Typically, when directors lose out in the Oscar races, they say they're not disappointed even though they really are. But Sergei Bodrov won something much more valuable than a trophy.
"Prisoner of the Mountains," Bodrov's comedy-drama about the war between Russian forces and Chechen rebels, lost this year's Best Foreign Film award to "Kolya." As if by coincidence, the film was shown to several high-ranking Russian officials, including President Boris Yeltsin, last March. Later that spring, Yeltsin signed an agreement that ended the 18-month war in the republic of Chechnya."It sounds like I'm making this up, but people have told me it had a profound effect on (Yeltsin)," Bodrov said during a telephone interview. "I was skeptical at first, but these people seem to know what they're talking about. So I guess I believe them. But it seems very unreal to be talking about a movie ending a war."
The film is based on "Prisoner of the Caucasus," a Leo Tolstoy short story about two soldiers who are captured by a villager who tries to exchange them for his imprisoned son. But where Tolstoy's sentiments were firmly with Russian forces, in particular, the soldiers, Bodrov has portrayed both sides sympathetically.
"No matter which side you fall on in the struggle, the horrors of war are still very universal," said Bodrov, whose film is currently enjoying a limited re-release at the Tower Theater in Salt Lake City. "And the soldiers and villagers are human beings, which seems to get overlooked."
In the film, the prisoners, Vania (Sergei Bodrov Jr.) and Sascha (Oleg Menshikov), and their captor, Abdoul-Mourat (Djemal Sikharulidze), actually find grudging respect for each other - and the younger soldier, Vania, actually becomes friends with the villager and his young daughter, Dina (Susanna Mekhralieva).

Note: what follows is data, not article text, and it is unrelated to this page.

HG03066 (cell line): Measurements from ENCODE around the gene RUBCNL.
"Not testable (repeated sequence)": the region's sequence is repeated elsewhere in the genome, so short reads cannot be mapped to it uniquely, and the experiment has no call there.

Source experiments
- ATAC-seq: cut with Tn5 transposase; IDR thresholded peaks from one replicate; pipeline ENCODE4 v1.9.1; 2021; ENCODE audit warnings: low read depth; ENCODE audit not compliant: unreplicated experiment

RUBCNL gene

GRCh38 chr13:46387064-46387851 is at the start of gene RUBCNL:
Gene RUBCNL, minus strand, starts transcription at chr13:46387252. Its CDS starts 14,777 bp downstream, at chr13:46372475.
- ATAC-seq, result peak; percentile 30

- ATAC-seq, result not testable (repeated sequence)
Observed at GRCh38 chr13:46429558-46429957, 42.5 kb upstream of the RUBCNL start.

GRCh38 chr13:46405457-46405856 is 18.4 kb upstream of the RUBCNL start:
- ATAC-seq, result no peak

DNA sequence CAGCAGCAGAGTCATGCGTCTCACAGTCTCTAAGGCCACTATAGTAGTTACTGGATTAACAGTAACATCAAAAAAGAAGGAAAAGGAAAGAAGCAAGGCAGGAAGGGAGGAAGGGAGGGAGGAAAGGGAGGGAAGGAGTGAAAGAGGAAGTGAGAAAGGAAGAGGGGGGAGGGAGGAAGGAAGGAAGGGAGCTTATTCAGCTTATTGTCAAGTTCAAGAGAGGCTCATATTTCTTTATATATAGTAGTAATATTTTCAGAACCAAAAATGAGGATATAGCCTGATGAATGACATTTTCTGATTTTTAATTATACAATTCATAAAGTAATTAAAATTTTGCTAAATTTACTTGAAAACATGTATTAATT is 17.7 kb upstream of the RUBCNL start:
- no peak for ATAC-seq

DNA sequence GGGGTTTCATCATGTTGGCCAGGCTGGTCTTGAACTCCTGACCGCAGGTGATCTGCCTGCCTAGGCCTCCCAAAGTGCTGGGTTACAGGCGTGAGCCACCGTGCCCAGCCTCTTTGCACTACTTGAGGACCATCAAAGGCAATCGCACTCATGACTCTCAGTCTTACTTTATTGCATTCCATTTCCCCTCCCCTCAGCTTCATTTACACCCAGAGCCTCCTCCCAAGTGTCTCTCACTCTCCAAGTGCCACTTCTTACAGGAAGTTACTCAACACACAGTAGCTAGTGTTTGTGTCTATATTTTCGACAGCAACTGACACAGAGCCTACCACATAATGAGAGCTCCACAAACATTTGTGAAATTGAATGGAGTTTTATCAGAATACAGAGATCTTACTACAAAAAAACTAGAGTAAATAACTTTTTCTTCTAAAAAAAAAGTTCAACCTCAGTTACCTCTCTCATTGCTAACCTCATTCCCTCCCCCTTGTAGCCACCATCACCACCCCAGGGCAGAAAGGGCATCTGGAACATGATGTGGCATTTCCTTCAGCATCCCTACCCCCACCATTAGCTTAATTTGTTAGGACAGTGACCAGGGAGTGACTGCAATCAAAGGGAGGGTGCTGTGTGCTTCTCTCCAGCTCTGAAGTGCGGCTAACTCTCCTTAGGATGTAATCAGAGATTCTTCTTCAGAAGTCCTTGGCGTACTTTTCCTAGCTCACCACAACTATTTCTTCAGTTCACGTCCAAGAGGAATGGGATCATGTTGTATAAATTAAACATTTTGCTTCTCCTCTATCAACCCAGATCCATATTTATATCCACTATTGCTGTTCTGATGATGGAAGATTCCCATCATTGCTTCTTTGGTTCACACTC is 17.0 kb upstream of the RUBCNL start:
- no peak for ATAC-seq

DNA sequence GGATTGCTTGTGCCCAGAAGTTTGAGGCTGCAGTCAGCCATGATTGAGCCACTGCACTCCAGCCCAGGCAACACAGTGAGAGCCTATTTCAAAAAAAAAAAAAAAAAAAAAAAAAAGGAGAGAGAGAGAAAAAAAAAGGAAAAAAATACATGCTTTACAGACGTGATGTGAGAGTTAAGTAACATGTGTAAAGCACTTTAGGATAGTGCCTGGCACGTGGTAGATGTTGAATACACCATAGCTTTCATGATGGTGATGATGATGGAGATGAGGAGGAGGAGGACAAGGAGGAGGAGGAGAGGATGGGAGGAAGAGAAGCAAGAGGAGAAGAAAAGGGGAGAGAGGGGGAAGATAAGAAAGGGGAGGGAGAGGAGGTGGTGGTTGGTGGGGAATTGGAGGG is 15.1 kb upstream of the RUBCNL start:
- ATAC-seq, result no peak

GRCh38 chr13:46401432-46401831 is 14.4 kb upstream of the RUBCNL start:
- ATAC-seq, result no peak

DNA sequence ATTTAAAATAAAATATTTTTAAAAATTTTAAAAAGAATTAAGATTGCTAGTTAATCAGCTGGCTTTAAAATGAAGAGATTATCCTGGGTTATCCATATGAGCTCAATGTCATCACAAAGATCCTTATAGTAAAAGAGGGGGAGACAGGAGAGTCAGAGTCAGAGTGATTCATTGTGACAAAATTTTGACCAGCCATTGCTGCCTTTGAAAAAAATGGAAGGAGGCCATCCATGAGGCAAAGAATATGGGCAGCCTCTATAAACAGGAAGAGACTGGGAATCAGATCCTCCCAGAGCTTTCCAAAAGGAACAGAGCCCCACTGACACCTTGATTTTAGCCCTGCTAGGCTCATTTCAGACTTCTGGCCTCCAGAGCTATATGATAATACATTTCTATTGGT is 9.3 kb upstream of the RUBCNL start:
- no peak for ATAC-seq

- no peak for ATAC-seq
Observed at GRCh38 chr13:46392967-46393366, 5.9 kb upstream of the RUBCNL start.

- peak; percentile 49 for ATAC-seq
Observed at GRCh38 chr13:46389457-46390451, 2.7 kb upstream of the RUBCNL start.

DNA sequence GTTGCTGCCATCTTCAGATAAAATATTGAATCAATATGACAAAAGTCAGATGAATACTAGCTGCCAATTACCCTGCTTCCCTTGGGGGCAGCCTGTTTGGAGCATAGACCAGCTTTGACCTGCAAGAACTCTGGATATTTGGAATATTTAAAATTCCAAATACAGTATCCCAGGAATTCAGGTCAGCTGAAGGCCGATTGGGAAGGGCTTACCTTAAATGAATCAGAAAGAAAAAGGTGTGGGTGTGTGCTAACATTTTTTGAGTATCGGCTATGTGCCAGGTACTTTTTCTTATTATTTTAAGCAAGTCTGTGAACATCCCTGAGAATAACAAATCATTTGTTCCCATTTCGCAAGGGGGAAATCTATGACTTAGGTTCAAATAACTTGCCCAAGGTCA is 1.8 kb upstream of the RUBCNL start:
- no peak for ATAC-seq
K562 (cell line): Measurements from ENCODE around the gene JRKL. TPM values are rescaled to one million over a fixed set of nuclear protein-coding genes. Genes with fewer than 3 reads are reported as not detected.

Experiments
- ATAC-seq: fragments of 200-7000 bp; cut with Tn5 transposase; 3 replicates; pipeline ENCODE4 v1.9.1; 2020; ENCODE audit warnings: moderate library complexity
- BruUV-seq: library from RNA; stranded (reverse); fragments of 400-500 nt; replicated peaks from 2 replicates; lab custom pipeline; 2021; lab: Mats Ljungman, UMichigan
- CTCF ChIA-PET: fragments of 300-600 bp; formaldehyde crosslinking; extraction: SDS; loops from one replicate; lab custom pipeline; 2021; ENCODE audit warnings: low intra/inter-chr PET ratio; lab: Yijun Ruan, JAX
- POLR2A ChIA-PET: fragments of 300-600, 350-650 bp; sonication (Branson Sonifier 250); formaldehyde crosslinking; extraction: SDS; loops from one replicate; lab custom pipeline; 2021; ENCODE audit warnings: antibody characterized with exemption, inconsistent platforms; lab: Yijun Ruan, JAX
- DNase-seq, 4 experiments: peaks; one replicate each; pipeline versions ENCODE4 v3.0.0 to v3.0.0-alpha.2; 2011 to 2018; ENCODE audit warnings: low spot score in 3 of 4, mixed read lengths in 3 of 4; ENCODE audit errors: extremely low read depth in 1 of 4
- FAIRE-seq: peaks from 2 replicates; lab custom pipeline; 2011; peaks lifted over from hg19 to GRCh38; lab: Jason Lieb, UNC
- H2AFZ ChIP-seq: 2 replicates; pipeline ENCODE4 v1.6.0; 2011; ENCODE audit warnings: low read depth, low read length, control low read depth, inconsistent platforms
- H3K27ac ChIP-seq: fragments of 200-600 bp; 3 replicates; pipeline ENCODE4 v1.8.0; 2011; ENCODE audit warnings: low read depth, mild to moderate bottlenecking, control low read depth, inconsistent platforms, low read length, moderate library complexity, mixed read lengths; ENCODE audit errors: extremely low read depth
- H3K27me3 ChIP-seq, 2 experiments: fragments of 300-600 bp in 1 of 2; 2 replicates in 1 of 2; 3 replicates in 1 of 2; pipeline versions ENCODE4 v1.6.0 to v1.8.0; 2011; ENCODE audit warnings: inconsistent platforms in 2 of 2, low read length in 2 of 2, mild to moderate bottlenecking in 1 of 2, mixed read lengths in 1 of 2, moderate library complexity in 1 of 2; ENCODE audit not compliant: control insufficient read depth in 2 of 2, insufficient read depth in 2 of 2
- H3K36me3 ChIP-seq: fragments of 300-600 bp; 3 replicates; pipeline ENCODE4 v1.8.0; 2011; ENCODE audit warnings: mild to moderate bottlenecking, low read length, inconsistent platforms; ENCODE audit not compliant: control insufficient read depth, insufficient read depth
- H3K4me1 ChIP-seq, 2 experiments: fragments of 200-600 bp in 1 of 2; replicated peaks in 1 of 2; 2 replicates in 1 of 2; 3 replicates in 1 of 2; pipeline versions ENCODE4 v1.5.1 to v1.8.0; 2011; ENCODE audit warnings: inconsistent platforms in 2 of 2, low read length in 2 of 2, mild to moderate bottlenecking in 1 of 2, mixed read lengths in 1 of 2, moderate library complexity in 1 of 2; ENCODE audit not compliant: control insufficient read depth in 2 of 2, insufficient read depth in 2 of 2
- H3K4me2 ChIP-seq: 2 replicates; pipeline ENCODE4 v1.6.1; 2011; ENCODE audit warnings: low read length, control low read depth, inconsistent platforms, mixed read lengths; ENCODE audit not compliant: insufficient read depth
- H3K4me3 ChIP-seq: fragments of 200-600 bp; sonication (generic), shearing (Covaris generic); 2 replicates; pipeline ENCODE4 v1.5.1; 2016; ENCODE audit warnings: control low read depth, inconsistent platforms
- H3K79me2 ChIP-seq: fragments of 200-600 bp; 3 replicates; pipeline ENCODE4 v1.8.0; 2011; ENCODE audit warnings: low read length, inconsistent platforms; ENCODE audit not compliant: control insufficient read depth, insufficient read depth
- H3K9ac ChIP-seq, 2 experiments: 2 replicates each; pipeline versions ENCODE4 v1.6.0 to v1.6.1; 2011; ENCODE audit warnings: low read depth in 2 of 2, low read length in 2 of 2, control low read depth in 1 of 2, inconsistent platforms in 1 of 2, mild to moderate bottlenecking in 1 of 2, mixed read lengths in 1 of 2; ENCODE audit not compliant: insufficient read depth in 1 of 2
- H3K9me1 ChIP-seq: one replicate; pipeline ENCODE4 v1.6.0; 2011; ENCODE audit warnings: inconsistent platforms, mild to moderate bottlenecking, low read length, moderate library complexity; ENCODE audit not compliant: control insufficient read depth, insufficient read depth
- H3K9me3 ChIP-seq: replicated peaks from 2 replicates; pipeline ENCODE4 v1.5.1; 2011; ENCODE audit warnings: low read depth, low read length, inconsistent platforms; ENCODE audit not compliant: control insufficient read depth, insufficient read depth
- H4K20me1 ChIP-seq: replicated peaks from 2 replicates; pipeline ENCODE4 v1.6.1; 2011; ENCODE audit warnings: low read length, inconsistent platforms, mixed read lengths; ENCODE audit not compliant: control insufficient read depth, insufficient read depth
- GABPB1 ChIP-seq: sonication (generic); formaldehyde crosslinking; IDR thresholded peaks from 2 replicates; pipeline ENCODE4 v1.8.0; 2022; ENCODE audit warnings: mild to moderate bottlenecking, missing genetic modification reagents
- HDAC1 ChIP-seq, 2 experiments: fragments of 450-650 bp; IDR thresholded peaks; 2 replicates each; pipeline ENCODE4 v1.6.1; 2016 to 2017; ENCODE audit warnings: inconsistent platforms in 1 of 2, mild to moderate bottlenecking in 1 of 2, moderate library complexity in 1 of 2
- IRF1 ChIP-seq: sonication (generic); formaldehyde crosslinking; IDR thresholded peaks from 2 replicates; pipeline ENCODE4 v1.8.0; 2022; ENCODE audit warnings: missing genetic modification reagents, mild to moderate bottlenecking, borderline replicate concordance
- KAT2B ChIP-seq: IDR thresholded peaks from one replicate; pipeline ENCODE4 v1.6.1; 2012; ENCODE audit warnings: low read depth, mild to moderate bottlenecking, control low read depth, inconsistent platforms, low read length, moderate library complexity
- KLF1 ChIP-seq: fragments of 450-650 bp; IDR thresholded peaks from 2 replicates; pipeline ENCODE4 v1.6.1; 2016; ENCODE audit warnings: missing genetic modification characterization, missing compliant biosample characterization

"This really is a story about characters and relationships. All of them have to learn to make the most of a bad situation and find that they're not really so different after all," Bodrov said.
For the film, Bodrov decided to downplay the fighting to concentrate on the quiter moments, such as the initial distrust between the more experienced Sascha and the boyish Vania.
"A lot of the film is seen through (Vania's) eyes - how this boy is thrown into a man's world," he said.
Of course, using his own son, who was an unproven actor at the time, for that critical role made the already difficult task of adapting Tolstoy that much harder.
"It was a gamble, but I really couldn't see anyone else playing Vania," he said. "Of course, it kind of backfired because it made him a success. He's got his own TV show now, which is a little too much for me. But what can I do? I'm his father and I'm proud of him."
But the other performers, especially the veteran character actor Menshikov, made things somewhat easier for both men.
Bodrov also credits the simplicity of Tolstoy's story, which was actually written for children by the one-time Russian soldier.
"It's a great story that still works to this day. There's humor, drama, passion, great characters - everything you expect in great literature," he said. "And not only that, but he predicted Russia could never win a battle in the Caucasus mountains, which is still true today."